Temporary measures to help organisations faced with growing tonnages of recyclates they cannot move will be discussed by the Environment Agency and the Department for Environment, Food and Rural Affairs (Defra) on Monday.
The meeting has been called by Defra in response to current market conditions that have seen the value of materials fall dramatically as overseas buyers have withdrawn their business. A fall in demand from China has hit some sectors particularly hard, for example paper and plastics.
Some local authorities and companies cannot sell enough material to stay below the current regulations storage limits, forcing them to consider the option of landfilling it.
An EA spokesman said: As soon as we became aware of these sudden changes in the market we started preparing guidance that we will formally discuss with Defra. We are having pre-meetings this week with bodies such as the Waste & Resources Action Programme (WRAP) to prepare. The whole process in moving quickly to help local authorities and the waste management industry as soon as possible.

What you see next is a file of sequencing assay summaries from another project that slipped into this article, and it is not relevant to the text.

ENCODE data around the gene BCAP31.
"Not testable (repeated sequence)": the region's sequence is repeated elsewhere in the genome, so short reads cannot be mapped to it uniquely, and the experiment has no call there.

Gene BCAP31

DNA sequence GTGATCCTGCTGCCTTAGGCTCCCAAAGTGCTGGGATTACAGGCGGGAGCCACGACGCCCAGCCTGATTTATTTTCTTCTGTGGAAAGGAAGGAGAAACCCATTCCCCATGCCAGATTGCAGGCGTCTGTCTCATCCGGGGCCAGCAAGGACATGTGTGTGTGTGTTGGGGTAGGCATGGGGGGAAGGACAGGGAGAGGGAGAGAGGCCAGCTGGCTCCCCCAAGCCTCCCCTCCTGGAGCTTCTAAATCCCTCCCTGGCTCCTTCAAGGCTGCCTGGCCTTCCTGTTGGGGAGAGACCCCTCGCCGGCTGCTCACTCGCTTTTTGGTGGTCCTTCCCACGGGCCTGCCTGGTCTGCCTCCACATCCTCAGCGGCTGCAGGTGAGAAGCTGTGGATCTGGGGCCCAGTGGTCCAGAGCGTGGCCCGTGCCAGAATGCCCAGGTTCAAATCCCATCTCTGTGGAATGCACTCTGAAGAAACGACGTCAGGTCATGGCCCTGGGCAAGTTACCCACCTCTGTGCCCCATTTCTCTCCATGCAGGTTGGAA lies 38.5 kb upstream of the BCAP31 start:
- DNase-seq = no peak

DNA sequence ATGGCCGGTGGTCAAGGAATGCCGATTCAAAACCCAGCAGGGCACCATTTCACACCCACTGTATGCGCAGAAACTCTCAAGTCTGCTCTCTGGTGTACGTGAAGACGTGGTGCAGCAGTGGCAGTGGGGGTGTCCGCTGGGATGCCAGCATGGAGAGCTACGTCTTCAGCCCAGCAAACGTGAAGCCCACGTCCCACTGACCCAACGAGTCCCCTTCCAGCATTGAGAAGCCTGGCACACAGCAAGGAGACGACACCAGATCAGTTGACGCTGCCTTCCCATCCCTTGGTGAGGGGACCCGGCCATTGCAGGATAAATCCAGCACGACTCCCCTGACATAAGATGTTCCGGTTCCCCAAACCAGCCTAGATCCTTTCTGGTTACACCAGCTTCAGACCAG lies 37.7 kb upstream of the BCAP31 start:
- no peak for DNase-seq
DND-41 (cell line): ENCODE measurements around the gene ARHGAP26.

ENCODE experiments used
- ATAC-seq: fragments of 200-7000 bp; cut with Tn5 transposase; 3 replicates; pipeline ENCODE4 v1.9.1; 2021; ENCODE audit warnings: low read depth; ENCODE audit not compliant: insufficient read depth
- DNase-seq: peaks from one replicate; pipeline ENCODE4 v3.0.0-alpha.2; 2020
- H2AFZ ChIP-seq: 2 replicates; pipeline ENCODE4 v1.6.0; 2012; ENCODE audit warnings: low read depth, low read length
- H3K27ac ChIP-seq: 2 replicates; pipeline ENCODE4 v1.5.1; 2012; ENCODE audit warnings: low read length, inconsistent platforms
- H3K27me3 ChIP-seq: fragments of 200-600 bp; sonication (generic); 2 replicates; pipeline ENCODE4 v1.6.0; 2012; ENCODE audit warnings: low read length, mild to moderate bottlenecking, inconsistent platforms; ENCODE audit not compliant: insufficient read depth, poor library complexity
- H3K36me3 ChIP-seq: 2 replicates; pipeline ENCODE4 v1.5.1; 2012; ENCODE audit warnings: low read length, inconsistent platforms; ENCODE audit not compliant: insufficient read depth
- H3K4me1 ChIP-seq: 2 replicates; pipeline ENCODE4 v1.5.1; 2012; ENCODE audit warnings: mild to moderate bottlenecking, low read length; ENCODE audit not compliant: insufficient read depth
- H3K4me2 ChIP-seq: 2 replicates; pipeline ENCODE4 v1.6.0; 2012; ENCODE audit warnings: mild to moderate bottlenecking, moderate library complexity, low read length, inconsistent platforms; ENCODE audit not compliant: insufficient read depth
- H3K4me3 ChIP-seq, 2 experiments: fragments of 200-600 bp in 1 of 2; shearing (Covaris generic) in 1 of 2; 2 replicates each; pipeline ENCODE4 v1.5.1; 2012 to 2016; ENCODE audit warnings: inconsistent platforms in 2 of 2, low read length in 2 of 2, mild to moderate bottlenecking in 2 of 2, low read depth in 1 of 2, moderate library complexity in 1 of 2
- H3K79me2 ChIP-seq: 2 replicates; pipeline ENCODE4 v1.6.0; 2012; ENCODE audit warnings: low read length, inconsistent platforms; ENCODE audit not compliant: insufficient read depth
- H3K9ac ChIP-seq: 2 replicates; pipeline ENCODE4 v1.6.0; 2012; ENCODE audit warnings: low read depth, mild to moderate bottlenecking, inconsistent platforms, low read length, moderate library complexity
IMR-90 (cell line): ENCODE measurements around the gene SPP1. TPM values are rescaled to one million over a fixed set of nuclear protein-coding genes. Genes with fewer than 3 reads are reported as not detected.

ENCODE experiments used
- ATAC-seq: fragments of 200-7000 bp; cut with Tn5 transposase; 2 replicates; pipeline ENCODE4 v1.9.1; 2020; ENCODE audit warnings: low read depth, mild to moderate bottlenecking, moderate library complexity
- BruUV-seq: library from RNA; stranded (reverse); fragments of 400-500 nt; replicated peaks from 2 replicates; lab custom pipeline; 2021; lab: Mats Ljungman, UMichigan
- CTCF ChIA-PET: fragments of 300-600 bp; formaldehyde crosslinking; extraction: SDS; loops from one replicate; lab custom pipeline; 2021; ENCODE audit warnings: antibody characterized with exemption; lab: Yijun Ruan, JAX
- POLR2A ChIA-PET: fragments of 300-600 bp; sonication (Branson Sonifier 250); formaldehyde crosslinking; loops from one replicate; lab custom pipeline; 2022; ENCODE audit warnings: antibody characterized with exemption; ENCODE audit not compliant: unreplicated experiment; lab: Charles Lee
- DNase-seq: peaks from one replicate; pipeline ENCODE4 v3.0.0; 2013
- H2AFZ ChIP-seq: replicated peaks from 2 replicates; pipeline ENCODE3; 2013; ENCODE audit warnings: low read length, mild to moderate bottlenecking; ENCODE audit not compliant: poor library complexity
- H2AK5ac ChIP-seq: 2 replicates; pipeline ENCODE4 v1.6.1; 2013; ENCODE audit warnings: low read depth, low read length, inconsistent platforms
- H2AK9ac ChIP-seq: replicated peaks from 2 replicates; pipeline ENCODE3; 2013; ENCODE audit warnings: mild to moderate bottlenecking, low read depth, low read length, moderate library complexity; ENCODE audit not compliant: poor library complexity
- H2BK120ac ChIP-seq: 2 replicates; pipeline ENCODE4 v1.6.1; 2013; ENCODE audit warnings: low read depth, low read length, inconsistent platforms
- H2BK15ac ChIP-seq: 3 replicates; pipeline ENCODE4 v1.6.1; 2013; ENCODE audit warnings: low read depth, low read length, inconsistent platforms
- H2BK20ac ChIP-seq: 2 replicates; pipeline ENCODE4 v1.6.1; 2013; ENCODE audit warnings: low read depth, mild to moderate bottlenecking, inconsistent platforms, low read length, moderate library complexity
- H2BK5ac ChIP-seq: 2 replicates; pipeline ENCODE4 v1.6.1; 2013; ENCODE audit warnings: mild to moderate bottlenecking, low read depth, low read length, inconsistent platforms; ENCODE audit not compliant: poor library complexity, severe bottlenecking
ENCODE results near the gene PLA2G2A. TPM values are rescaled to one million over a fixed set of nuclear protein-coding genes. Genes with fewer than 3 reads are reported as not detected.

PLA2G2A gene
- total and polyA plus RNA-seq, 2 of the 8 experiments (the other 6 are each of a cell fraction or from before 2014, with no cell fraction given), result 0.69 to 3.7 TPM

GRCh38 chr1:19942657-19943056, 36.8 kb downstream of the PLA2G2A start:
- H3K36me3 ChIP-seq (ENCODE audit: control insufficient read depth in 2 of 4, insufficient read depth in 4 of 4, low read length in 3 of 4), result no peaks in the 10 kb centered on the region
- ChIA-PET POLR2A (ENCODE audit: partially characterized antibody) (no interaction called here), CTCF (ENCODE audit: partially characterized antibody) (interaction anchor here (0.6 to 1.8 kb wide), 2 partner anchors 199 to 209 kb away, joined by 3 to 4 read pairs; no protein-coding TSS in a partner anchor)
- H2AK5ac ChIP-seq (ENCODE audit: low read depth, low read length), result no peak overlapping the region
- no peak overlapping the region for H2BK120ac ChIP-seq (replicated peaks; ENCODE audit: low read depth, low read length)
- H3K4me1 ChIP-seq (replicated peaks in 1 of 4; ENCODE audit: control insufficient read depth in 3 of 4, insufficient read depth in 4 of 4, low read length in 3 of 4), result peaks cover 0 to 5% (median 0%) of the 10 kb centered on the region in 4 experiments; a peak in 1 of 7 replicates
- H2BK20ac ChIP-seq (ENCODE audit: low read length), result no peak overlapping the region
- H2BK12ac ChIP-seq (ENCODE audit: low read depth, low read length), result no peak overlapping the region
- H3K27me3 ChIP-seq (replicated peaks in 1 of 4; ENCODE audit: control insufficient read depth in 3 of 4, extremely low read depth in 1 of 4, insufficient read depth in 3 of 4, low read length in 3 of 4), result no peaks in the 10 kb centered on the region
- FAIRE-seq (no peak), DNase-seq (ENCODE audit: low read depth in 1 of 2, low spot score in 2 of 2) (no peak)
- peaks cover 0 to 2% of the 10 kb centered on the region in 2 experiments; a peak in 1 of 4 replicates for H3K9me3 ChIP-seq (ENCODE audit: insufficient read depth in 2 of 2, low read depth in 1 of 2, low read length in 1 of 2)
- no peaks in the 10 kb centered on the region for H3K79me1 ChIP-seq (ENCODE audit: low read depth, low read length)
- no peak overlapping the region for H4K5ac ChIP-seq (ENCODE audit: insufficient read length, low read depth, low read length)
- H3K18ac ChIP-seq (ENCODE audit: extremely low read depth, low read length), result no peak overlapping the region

Environment Agency producer responsibility advisor Adrian Harding said: "We recognise that these are exceptional market conditions and could have a potential impact on maintaining waste treatment capacity, achieving recycling targets and avoiding illegal disposal of waste. We are preparing guidance for Environment Agency staff and operators on how we can best respond to these challenges to minimise the impact on the environment."
Environment Minister Jane Kennedy also confirmed that the matter was an important issue when asked by MP Michael Jack how the Government would avoid growing mountains of materials following a catastrophic fall in the prices of plastic bottles, paper and cans.
Kennedy said the issues was a growing problem and said that Defra would want to take stock of the situation.
I acknowledge that the Right Hon. Gentleman raises an important issue, Kennedy added.
Last week plastics trade organisation Recoup called for some slack in the system to enable plastics processers to store extra tonnages legally to avoid landfilling material.